Baking comes in many forms for different people. For some, it presents itself as a yearly birthday cake; dusting off flour from the back of the cupboard and grumbling about who hid the cake tins. For others it’s a job; weighing, precision and timely execution. For most, it is about impulse; an offer on luxury chocolate that suggests a weighty ganache to be slicked over a chocolate cake; a desire to recreate a bake nibbled at in a cafe; or even a glimpse of a magazine (this month’s Good Food for example) that winks a rainbow cake from its shining cover, suggestively saying “oooh, bake me”.
Ok, that last bit was weird.
But it’s true. Impulse is what drives me to bake 95% of the time (the other 5% for bake sales and occasions).Yet I’ve managed to go two weeks without blogging and despite an aching inside of me to post, no words, recipes or ideas have sprung forth from my fingertips. I’ve beendreaming up unrealistic plans of productivity but when the 6am alarm chimes a chance to catch the early blog post, I roll over and press snooze. Such is life.
I’m not a blogger who sticks to schedules. All the best ones do; they announce they are going on holiday and pre-live three posts and leave an automated comment-response message. They post regimentally on certain days of the week. They have moleskins filled with ideas and notes and tweaks. I have a big pad I rip shopping notes out of, attempt to remember recipes in my head and never ever post with any semblance of regularly. Does that make me a bad blogger?
These scones are a lesson in patience. Not that they took long to make or are particularly difficult, but that it has taken me the full week to blog them. And that is ok. I could have rushed; photographed fuzzy, distorted photos and bashed up a post about cleaning the bathroom and linking the bleach bottle in some banal way to the colour of blueberries. But I think its best we don’t talk about bleach scones. Euughhh.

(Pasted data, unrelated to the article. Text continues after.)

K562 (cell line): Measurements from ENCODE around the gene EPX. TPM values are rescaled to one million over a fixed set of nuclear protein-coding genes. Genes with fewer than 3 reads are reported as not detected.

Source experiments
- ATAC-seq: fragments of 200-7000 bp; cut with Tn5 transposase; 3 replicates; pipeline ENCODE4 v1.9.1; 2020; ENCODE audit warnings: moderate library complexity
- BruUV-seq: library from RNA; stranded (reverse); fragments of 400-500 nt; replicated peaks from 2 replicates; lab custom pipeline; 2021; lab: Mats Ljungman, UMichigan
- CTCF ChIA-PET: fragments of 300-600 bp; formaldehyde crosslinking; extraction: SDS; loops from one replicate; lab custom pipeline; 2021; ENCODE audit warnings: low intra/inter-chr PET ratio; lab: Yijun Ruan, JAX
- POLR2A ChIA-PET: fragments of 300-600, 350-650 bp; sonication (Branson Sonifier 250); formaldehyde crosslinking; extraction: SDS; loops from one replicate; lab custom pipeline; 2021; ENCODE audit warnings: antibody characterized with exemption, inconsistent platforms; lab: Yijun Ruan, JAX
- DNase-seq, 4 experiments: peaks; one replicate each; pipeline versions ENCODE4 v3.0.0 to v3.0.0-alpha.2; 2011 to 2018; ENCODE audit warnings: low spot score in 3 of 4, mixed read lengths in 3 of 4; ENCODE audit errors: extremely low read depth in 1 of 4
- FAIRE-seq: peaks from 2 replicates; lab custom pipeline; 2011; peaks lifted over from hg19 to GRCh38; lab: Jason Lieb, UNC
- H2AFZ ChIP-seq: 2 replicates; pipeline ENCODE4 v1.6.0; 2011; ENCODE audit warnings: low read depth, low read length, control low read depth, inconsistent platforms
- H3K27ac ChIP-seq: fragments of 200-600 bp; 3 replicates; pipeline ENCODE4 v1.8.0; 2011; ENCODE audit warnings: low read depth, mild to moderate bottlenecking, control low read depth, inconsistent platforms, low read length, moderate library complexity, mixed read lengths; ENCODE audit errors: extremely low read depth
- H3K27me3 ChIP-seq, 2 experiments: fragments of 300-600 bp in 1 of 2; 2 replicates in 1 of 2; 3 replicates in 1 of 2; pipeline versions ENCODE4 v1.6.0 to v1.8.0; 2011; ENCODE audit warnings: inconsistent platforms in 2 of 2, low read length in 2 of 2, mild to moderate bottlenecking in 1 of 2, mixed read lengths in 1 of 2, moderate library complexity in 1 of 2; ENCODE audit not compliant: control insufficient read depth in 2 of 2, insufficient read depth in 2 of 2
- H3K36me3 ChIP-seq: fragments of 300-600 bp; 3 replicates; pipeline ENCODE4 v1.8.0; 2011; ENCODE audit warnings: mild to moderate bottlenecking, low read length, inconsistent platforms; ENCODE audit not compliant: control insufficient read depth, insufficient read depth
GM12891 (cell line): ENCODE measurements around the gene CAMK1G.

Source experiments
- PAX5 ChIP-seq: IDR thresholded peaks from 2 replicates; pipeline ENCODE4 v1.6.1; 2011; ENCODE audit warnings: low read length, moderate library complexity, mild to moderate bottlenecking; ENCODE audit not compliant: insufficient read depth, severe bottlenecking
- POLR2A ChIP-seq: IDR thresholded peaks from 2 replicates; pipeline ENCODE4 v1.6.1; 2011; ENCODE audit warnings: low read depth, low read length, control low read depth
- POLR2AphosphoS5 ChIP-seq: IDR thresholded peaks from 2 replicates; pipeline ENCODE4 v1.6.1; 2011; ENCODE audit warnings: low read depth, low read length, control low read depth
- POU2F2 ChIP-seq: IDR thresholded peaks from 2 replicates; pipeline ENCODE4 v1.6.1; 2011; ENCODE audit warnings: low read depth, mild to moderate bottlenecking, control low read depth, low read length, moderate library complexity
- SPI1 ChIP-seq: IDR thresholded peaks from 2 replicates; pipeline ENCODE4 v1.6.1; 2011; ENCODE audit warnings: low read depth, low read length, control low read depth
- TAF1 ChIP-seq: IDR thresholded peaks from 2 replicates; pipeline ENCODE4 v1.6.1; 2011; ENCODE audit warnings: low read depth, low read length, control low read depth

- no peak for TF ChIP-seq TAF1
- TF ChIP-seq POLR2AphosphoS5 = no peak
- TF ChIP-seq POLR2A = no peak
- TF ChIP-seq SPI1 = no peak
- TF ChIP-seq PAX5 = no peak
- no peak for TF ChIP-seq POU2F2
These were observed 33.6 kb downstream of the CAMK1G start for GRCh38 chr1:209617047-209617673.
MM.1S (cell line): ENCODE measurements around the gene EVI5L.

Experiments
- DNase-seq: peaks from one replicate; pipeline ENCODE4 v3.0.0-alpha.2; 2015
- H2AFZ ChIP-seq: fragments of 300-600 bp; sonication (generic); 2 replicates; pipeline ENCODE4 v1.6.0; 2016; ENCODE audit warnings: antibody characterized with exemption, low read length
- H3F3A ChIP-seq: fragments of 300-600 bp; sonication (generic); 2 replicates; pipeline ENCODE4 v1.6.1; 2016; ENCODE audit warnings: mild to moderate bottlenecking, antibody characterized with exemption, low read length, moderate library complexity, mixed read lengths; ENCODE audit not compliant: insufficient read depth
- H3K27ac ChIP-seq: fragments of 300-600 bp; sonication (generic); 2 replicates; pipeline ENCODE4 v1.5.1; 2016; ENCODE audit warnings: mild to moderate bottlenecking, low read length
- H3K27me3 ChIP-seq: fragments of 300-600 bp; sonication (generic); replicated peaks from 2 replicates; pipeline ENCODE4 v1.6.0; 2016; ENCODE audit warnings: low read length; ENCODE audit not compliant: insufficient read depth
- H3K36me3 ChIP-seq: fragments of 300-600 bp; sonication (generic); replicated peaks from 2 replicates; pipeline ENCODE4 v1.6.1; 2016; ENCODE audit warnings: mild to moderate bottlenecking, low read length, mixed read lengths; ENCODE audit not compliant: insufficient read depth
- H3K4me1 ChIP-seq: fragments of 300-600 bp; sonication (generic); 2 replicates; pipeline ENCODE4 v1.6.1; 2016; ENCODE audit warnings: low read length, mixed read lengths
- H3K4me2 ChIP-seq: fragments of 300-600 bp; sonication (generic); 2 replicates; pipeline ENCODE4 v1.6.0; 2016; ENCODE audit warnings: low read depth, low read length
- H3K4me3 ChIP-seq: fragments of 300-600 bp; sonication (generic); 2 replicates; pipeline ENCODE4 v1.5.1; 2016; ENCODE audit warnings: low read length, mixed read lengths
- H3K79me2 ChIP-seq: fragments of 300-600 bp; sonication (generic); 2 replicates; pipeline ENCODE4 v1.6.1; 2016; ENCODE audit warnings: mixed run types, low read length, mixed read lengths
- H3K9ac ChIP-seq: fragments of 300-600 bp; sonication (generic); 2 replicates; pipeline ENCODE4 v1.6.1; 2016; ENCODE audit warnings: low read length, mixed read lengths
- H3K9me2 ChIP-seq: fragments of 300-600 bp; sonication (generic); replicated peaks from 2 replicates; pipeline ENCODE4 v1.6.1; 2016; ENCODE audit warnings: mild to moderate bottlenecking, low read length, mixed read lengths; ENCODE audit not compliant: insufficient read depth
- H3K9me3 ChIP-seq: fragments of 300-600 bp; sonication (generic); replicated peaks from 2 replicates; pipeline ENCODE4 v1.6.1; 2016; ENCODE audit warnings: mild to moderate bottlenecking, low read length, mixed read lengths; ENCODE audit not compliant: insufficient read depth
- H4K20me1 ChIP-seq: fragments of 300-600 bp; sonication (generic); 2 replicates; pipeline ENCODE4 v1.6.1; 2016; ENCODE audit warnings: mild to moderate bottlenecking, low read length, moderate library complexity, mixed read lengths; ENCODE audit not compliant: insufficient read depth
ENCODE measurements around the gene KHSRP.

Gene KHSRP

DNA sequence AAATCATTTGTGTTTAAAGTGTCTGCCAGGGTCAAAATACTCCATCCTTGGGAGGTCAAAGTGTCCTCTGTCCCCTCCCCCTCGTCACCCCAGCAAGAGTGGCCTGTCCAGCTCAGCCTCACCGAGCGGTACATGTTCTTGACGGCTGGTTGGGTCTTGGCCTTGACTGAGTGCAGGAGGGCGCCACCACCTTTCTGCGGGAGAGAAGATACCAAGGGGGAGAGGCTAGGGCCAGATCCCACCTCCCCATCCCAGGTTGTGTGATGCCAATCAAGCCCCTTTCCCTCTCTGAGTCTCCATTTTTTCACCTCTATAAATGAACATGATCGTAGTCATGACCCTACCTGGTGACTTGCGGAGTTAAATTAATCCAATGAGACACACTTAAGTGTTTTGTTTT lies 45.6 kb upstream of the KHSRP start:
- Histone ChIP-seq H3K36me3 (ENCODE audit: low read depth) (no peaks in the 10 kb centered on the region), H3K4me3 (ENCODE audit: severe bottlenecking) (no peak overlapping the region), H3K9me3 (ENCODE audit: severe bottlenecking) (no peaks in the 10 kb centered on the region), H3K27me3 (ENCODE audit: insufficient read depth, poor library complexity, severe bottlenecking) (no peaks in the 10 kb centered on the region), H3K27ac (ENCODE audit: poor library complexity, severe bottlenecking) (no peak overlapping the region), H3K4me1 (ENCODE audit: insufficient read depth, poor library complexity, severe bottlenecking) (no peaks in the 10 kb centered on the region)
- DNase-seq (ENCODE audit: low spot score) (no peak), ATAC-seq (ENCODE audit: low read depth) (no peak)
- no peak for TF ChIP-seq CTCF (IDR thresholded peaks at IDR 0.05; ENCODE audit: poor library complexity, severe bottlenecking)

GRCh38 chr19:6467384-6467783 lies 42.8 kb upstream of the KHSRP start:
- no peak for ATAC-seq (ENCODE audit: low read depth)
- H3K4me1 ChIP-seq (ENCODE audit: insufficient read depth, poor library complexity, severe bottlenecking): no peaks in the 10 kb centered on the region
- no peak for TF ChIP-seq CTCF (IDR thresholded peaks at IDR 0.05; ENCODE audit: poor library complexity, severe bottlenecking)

No, my name is Victoria Sponge Pease Pudding and I am an impulse baker/blogger. These scones were a week long blogging project, but by Friday they are firmly in a corner of the internet that is all the better for imposing some restraint. Blogging lessons yo.
But scones. Fat and rotund. The kind of scones that need no real introduction or topping – just slice up and eat. Warm, the berries burst and add a jammy depth of texture that requires no other condiment. A sour tang from the buttermilk is given a honey smackdown of sweetness and a painted top with a crunch of sugar equals scone-on heaven. It’s time to restrain me now; I gotta bake another batch…
You Will Need
450g plain flour
¾ tsp salt
½ tsp bicarbonate of soda
2 ½ tsp baking powder
A pinch grated nutmeg
170g cold unsalted butter, cubed
2 tbsp honey
180ml buttermilk, plus extra for brushing
150g fresh blueberries
1 tbsp light brown sugar to finish
Preheat an oven to 200oc/180oc fan/Gas Mark 6. Line a baking sheet with baking parchment and set aside. In a large bowl, whisk together the flour, salt, bicarbonate of soda, baking powder and nutmeg. Rub in the butter, moving the fat between your fingertips with your thumbs. Repeat until the mix resembles breadcrumbs, with the butter roughly the size of peas.
Lightly whisk together the egg, honey and buttermilk and add all at once to the dry mix. Stir through to form a soft, shaggy dough then fold through the blueberries. Tip onto a floured work surface and lightly knead to a smooth-ish dough. Take care not to crush the berries too much at this stage, as they will make the dough wetter.
Roll out to a 1 inch thickness and cut out with 2 inch sized round cutters. Roll and repeat with scraps until you have 12-13 scones. Brush with buttermilk and top with a sprinkling of brown sugar then bake for 15-18 minutes until golden. Serve warm with blueberry jam, butter or nothing at all. Add a hefty black coffee for a sunshine spring breakfast.